If you’ve been reading this blog, you’ll know that I’ve been spending a lot of time and energy figuring out what’s next for my career.
After months of deliberation (and more to come), here are five things I’ve learned so far…
1. Each person is unique and each person’s career path is unique. Both my husband and I are designated accountants. We went to universities in the same city, worked for similar-sized firms, and obtained our designations around the same time. With our similar backgrounds you’d think we’d be interchangeable – however our passions, interests and career views differ widely.
After years of passively judging each others’ career choices I’ve learned that we have different comfort zones, we are two different people, and we are pursuing careers that feel right to ourselves. I’m just doing me and he’s just doing him. While each of our career choices makes the other spouse feel uncomfortable there’s no reason for either person to change their career path – we need to focus on maintaining our family’s health and well-being first, respect each others’ decisions, and together co-ordinate how we manage both of our careers around our family.
2. There is no right way to do this. Vera Wang wrote about fashion and didn’t design her first wedding dress (her own) until she was 39. Julia Child worked in media & advertising before writing her first cook book at 50. Colonel Sanders was running a service station which also sold food, when he started selling his famous chicken at the age of 40.
Tiffany is a 31 year old accountant who has plenty of time to make her future success a reality – and while the path will likely look atypical, it really doesn’t matter.
3. Stop labelling 90% of your efforts as failures – the road to success has lots of twists & turns, but they all get you to your destination. Applying for a job and not getting it – not a failure. Approaching someone for a coffee chat and getting turned down – not a failure. Starting a side business and only getting a handful of jobs – not a failure. Highly successful people don’t see failure – they see opportunities to do something amazing and know that with every attempt they make (regardless of whether an outside person would define it as successful or not) they get closer to reaching their full potential.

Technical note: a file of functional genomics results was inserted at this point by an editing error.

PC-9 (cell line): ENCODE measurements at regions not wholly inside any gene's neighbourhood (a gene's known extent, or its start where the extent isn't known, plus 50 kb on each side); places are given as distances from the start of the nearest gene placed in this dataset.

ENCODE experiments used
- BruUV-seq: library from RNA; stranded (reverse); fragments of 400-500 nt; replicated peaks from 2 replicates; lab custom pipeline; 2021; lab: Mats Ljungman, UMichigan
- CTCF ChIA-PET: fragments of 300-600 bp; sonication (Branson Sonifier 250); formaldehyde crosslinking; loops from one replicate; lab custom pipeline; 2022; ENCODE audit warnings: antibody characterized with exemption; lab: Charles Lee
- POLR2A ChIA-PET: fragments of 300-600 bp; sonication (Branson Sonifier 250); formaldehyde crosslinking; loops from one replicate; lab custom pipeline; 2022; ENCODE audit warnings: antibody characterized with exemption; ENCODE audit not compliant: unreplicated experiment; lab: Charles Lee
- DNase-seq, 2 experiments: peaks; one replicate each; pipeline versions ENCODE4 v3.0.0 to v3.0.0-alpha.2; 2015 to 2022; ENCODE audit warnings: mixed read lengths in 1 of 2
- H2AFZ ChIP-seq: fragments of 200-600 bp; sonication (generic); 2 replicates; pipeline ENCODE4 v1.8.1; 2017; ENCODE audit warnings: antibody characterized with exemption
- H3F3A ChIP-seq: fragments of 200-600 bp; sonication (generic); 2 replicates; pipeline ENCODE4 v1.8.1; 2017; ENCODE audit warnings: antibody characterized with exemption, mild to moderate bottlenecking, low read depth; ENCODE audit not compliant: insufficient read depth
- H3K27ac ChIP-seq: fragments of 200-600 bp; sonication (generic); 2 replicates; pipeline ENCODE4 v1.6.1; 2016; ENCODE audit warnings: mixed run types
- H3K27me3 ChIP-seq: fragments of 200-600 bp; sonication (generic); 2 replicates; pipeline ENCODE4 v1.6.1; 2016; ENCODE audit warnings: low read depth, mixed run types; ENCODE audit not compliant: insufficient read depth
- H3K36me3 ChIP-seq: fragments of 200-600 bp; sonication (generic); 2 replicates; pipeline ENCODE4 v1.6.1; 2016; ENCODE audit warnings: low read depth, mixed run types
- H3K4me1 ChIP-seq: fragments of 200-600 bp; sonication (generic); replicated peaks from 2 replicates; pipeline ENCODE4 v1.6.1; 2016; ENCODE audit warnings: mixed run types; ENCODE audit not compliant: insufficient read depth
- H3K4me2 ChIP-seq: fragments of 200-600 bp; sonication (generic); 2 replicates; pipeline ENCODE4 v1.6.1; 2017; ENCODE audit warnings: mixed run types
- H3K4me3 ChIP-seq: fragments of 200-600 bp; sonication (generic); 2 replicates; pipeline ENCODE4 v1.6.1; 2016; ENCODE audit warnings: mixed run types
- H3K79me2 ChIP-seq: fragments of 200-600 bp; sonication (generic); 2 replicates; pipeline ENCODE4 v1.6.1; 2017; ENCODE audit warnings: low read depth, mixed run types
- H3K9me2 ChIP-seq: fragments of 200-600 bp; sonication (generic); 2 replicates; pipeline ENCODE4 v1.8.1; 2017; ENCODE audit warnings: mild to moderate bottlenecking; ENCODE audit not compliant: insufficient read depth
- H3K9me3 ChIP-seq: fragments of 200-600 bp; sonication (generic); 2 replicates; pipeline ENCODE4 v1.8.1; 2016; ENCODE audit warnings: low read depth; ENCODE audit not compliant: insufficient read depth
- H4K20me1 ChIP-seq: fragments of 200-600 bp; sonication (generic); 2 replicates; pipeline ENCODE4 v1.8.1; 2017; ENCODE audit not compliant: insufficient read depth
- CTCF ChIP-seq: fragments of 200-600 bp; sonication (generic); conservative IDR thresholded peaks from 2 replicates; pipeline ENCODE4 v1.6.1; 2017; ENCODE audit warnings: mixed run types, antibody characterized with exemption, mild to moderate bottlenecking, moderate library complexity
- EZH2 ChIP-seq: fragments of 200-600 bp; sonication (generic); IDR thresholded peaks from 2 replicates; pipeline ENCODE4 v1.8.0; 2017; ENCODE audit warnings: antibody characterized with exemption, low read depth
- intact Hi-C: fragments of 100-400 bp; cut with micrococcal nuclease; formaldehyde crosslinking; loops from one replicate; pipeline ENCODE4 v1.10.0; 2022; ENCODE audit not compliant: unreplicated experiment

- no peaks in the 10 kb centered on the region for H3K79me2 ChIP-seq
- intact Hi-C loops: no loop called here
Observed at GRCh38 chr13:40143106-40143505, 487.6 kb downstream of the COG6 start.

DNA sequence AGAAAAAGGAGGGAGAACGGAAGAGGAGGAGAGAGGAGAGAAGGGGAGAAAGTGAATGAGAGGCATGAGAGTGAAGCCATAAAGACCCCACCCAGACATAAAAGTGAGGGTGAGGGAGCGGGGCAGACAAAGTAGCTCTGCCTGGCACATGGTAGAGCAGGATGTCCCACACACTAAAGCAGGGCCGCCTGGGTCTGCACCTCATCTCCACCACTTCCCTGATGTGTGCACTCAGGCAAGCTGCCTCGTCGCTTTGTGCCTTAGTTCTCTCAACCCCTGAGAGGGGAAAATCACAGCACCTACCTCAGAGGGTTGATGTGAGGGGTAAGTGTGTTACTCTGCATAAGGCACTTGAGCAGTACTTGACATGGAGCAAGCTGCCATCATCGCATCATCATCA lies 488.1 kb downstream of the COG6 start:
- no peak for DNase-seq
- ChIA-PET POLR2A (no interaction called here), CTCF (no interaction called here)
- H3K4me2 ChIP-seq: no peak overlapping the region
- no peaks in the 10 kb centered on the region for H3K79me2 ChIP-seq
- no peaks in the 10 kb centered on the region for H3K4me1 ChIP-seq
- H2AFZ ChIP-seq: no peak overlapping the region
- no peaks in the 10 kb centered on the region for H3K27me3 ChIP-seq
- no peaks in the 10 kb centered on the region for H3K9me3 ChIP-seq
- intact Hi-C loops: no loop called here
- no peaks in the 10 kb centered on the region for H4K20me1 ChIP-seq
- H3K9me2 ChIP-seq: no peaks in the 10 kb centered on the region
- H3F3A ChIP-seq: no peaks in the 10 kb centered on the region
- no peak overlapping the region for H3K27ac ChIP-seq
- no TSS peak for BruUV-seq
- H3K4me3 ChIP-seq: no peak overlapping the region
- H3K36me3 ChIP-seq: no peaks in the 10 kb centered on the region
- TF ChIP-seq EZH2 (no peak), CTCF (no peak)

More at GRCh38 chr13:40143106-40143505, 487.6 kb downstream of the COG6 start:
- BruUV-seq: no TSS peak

4. Be candid with your support network. Trust them with your ambitions, welcome them to share their wisdom and accept any help they can give along the way. First, please note the term used – “support network”. Not “your closest friends and family”. While we would love for those to be one and the same, it’s possible they’re not – which sucks but is reality.
I am so blessed to have intelligent, open-minded friends who listen, ask probing questions and graciously offer their wisdom & resources to me. I’m learning to surround myself with people who encourage me to be the best person (mother/woman/careerwoman) I can be and to be wise about what I share with the people who encourage me to be the safest or most risk-averse person I can be. While their intentions are good, it’s heart-breaking to have a “dream crusher” who focuses on money and “job security” (which I don’t actually believe exists) project their fears onto you and convince you that you’ll fail at anything that’s not safe or traditional. Know your self-worth, don’t apologize for your confidence, and spend time with those who bring you up, not tear you down.
5. Do one thing a day that scares you. I’ll go out and admit it – I am scared of talking in front of groups of people larger than 3. I want to be this confident, outspoken, value-adding employee at meetings but often clam up for fear of looking incompetent or asking a stupid question.
But it’s not just at work. I’m too scared to even walk to the front of our church and share a prayer (with a congregation of less than 200). I mean – it’s a prayer……………in church. It’s like the least likely place you should feel judged! So one Sunday I had a very sincere prayer for a friend, made myself go up and say it, and was so proud for pushing myself out of my comfort zone. My new mantra is “Forever young, forever learning.” Keep pushing your boundaries to embrace new experiences and grow as a person.
The career journey continues (and, realistically, will do so for the next 30+years).
This is just the beginning, my friend.
I’m happy that my perspectives on failure and other people’s opinions are changing. I’m thankful that I have a great support network (with some friends I’ve known since high school). I’m hopeful that I stay the course of pursuing great learning opportunities, maintain the momentum I’ve created, and don’t fall into the trap of worrying what others think.